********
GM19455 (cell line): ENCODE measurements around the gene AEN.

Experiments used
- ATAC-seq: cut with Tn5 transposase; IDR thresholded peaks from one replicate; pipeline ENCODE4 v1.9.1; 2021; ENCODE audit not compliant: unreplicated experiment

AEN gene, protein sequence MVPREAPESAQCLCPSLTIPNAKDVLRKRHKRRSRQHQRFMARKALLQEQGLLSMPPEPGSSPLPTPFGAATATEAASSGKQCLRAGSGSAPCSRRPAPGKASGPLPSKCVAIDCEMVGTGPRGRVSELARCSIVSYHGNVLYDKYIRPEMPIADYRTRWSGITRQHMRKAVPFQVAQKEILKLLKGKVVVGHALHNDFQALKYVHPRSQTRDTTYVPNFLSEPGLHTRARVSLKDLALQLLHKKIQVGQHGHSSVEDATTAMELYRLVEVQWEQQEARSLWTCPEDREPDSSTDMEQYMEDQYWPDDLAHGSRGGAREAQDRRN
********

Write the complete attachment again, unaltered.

GM19455 (cell line): ENCODE measurements around the gene AEN.

Experiments used
- ATAC-seq: cut with Tn5 transposase; IDR thresholded peaks from one replicate; pipeline ENCODE4 v1.9.1; 2021; ENCODE audit not compliant: unreplicated experiment

AEN gene, protein sequence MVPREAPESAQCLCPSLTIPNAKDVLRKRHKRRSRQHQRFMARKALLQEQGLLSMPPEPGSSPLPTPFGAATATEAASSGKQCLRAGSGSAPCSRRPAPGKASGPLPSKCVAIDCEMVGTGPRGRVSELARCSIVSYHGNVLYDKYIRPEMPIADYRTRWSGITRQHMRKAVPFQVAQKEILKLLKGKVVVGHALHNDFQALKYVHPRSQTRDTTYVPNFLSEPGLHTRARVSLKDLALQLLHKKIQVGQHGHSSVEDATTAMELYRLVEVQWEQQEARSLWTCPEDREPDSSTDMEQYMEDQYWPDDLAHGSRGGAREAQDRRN